24. Endless Ocean is a specific type of game for a specific kind of player. Leisurely swimming and looking for wildlife may be a bit slow paced for some, but if you find yourself glued to Animal Planet on Friday nights, it gives you a chance to live out your dreams of undersea discovery.
  25. Arika reminds us that so little of our gaming relaxation time is actually spent relaxing, making this a healthy diversion that deserves recognition. [Jan 2008, p.88]
  26. Endless Ocean is a game that goes out of its way to ease the player into its world. It's so calm and relaxing that at times you'll wonder if you have a pulse, only to suddenly spring back to life when something catches your eye - be it a massive shark or some sunken treasure.
  27. It comes across as more of a toy then a real game, and with a budget price of $29.99 it is well worth the purchase for anyone seeking a way to wind down that won’t numb the brain.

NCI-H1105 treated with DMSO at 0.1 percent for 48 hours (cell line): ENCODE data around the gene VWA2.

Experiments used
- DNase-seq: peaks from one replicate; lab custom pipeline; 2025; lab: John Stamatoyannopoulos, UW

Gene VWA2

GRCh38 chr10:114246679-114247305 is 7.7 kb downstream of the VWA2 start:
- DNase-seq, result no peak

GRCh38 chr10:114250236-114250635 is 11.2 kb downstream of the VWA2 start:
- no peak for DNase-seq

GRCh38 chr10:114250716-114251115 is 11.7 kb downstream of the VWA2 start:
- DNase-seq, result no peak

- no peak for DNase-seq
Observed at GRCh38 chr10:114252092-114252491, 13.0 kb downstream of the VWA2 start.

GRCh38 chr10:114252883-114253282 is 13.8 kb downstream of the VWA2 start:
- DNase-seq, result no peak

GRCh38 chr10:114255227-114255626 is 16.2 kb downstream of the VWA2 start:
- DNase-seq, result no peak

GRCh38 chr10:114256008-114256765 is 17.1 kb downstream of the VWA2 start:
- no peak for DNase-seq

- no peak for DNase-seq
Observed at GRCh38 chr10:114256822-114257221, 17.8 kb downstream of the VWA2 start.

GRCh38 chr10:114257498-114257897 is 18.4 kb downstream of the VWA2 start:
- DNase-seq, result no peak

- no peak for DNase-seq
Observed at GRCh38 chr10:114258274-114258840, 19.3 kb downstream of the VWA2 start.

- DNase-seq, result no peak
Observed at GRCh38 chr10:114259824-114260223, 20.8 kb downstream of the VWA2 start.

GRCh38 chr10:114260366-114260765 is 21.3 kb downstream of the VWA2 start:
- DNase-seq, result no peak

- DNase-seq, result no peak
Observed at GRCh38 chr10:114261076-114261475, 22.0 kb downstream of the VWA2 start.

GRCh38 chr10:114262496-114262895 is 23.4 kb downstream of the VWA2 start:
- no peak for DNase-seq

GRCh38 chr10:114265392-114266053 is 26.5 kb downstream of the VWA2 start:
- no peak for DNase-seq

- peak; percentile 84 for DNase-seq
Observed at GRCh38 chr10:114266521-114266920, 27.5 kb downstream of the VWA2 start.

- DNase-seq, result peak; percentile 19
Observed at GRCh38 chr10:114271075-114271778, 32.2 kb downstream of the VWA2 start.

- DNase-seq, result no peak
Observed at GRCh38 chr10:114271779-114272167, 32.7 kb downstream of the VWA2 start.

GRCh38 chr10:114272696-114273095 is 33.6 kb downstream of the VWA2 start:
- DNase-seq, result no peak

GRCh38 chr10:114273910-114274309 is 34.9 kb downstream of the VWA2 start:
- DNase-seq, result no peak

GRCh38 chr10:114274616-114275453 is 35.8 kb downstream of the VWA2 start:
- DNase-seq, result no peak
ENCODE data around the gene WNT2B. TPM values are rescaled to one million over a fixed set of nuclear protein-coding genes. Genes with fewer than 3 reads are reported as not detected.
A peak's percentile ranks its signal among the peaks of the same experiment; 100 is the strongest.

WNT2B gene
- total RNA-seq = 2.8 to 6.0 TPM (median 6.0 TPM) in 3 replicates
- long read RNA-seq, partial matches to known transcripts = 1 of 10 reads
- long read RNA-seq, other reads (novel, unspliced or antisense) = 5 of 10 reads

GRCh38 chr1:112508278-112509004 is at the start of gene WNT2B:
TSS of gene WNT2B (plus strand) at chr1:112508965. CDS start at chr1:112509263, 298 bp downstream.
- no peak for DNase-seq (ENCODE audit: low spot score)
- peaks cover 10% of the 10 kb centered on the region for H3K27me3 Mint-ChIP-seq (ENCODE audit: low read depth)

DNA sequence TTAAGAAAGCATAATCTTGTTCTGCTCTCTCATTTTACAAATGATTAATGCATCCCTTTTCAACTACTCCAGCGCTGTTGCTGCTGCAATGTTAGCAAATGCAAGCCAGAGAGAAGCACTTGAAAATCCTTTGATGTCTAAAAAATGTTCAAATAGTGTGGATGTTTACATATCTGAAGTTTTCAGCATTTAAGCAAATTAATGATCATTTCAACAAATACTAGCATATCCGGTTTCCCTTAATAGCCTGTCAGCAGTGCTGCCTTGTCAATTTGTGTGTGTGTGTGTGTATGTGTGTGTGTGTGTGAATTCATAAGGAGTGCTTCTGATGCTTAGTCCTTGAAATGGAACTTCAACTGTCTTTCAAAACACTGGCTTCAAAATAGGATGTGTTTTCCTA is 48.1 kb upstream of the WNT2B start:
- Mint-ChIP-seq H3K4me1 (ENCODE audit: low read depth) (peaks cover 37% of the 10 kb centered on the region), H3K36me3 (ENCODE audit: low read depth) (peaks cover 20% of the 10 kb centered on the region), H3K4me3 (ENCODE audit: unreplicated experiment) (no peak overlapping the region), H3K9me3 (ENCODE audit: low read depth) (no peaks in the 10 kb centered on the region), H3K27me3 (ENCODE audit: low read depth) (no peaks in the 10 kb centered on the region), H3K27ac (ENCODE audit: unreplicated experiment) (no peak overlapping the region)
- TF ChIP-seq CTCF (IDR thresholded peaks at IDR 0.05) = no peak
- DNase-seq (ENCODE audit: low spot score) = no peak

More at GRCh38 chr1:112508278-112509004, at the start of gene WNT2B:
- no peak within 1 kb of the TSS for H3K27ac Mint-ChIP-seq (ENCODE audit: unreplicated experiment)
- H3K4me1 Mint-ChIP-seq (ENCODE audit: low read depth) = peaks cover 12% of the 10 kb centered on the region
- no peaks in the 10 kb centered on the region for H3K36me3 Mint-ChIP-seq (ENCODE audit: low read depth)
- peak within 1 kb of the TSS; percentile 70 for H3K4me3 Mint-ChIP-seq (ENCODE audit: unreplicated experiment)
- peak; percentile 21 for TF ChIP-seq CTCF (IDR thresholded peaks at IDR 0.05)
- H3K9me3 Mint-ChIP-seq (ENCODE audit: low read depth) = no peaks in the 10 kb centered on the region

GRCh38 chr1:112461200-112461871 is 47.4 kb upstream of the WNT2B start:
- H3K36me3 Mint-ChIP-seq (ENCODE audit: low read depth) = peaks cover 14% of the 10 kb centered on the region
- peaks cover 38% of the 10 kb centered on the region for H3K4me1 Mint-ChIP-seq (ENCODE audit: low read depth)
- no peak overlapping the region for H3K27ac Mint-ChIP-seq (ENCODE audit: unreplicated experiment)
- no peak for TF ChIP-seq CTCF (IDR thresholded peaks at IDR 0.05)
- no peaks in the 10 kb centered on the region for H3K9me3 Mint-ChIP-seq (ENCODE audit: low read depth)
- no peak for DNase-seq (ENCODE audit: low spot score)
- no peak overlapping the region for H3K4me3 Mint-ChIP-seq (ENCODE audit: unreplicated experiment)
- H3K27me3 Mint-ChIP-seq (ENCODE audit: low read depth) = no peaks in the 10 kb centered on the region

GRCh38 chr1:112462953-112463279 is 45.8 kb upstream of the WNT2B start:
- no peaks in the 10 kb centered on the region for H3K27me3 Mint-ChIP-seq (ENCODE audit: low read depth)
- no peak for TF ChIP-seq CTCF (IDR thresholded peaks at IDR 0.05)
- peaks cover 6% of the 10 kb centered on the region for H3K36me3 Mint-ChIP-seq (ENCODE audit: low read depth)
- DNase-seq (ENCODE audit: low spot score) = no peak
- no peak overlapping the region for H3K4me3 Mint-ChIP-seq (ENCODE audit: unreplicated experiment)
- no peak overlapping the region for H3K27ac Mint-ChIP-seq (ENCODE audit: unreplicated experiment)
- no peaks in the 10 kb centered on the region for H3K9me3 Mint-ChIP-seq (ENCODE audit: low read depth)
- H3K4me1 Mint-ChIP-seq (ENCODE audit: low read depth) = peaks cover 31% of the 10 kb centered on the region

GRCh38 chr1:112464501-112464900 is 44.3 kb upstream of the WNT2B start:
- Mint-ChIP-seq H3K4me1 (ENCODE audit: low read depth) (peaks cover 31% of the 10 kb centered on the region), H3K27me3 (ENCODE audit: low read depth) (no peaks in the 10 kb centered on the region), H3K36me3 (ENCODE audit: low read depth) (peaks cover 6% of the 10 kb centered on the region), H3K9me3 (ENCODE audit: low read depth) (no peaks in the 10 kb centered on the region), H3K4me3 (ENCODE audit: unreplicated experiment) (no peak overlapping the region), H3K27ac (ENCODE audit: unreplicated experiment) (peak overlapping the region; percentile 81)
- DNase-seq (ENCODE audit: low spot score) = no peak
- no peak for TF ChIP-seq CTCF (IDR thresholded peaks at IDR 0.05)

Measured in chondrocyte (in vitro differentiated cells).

28. If you’re into adrenaline-pumping thrills and any game slower than F-Zero,, don’t expect to get much, if anything, out of this game. If, however, you enjoy paced simulations and the thought of collecting stuff, you may want to put Endless Ocean on your sonar, at least for a rental.
  29. Endless Ocean is a unique game that will strike a chord with some and fall flat with others.
  30. More a learning tool than a game, Endless Ocean will appeal best to anyone interested in marine wildlife or gamers who cannot resist "collecting them all."
User Score
8.1

Generally favorable reviews- based on 58 Ratings

User score distribution:
  1. Positive: 35 out of 38
  2. Mixed: 0 out of 38
  3. Negative: 3 out of 38
  1. BobbyMeeks
    Jul 24, 2008
    10
    I must be old... I love this title. With all the rage and hectic schedules in my life - from ex-wives and stupid people I work with toI must be old... I love this title. With all the rage and hectic schedules in my life - from ex-wives and stupid people I work with to managing the ball games and homework of five children - it is such a welcome release to just scuba dive in my living room. I have had several of my children pile on top of me as we explore the depths. The music is pretty but kookie - but the slow-paced exploration is fantastic. I love this game! Full Review »
  2. Cardoso
    May 7, 2008
    10
    Absolutely amazing. The best relaxing gaming of all times.
  3. Jan 26, 2013
    7
    Endless Ocean has something for both casual gamers who want to have a relaxing time and dedicated completionists.